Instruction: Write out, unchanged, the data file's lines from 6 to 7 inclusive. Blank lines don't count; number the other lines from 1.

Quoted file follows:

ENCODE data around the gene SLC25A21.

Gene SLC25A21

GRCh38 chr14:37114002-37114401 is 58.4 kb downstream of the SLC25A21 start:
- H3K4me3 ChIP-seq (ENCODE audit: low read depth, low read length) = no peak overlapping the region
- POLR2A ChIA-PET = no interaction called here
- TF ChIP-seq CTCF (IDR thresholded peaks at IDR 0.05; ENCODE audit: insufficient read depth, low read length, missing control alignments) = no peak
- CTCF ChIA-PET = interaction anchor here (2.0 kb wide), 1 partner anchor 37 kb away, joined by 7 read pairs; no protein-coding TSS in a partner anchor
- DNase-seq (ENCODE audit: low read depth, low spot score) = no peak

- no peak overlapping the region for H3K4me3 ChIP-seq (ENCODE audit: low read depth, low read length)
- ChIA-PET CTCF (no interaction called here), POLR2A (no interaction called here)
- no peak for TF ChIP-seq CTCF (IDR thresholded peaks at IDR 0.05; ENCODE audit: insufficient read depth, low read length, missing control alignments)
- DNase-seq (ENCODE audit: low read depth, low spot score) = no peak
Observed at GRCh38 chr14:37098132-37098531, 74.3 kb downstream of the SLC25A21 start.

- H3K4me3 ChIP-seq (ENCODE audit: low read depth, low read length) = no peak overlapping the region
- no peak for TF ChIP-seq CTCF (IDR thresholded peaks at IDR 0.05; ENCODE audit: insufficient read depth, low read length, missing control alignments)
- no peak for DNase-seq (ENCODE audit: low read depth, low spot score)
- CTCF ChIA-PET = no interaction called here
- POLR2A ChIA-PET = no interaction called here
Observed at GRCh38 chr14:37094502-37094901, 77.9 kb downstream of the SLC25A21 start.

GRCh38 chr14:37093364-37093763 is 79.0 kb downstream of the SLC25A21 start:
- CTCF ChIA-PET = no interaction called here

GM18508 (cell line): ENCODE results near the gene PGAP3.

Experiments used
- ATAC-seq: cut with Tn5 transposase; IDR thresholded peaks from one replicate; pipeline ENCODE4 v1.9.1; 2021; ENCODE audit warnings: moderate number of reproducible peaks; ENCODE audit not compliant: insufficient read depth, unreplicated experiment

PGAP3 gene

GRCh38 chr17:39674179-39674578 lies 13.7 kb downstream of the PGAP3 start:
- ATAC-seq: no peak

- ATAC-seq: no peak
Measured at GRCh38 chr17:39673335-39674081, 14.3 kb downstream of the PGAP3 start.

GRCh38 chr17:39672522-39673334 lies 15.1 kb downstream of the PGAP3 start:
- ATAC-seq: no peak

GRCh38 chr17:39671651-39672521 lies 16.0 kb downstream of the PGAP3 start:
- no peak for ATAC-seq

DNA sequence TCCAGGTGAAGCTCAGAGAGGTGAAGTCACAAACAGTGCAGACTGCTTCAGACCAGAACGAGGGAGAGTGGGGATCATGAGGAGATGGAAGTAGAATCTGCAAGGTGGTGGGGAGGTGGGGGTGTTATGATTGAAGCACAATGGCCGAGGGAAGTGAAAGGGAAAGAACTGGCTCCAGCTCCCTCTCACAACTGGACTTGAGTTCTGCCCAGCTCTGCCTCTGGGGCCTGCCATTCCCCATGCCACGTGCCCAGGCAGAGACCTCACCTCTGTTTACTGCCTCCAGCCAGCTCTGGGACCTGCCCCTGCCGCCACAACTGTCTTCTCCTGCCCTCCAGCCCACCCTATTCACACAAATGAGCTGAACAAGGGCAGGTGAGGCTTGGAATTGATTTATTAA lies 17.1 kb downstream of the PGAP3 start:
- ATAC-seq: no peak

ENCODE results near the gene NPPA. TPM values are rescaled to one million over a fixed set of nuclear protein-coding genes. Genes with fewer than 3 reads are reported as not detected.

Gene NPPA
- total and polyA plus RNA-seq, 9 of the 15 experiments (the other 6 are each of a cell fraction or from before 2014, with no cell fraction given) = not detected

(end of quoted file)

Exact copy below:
- TF ChIP-seq CTCF (IDR thresholded peaks at IDR 0.05; ENCODE audit: insufficient read depth, low read length, missing control alignments) = no peak
- CTCF ChIA-PET = interaction anchor here (2.0 kb wide), 1 partner anchor 37 kb away, joined by 7 read pairs; no protein-coding TSS in a partner anchor